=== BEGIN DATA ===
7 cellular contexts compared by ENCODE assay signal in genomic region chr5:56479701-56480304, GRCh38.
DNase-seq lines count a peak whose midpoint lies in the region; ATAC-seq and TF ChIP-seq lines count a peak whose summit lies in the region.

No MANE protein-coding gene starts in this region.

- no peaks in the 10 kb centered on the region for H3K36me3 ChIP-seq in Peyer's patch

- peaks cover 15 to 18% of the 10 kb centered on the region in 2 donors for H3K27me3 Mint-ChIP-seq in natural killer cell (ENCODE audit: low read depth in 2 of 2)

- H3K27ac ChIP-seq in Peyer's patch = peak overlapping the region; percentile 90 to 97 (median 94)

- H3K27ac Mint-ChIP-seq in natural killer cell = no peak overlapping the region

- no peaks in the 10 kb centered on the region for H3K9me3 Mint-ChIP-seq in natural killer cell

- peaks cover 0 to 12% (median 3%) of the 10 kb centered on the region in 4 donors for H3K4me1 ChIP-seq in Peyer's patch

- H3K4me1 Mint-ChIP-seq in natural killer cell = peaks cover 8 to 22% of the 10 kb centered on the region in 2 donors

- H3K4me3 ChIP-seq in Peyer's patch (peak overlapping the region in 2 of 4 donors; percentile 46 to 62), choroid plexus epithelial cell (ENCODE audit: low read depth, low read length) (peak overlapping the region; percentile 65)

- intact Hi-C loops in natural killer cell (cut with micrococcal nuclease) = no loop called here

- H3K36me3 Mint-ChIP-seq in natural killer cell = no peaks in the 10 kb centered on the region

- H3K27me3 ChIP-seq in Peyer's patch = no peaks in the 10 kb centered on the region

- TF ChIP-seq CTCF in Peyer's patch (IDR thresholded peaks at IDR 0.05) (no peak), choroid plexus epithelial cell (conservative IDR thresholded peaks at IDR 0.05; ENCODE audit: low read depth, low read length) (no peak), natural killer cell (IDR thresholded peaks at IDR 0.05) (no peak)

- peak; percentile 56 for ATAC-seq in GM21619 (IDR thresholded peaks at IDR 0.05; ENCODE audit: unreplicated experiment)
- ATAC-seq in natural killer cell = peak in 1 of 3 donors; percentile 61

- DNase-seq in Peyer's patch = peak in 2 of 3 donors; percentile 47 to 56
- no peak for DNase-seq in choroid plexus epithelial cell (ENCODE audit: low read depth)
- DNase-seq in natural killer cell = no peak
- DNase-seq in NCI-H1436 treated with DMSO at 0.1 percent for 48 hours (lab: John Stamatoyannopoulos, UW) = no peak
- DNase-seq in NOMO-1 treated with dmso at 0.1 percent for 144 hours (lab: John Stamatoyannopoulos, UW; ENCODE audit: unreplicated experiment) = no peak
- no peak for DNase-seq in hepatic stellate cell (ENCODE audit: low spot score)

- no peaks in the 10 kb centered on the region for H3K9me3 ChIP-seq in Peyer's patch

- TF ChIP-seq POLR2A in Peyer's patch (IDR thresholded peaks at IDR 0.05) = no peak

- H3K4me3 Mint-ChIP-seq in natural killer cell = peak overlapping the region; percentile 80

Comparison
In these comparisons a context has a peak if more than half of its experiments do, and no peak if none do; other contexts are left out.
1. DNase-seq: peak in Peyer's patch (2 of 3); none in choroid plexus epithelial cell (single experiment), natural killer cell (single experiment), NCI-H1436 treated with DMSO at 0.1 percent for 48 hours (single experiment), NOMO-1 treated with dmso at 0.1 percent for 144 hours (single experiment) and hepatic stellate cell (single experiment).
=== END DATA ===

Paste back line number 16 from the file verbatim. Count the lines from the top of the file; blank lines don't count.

- peak; percentile 56 for ATAC-seq in GM21619 (IDR thresholded peaks at IDR 0.05; ENCODE audit: unreplicated experiment)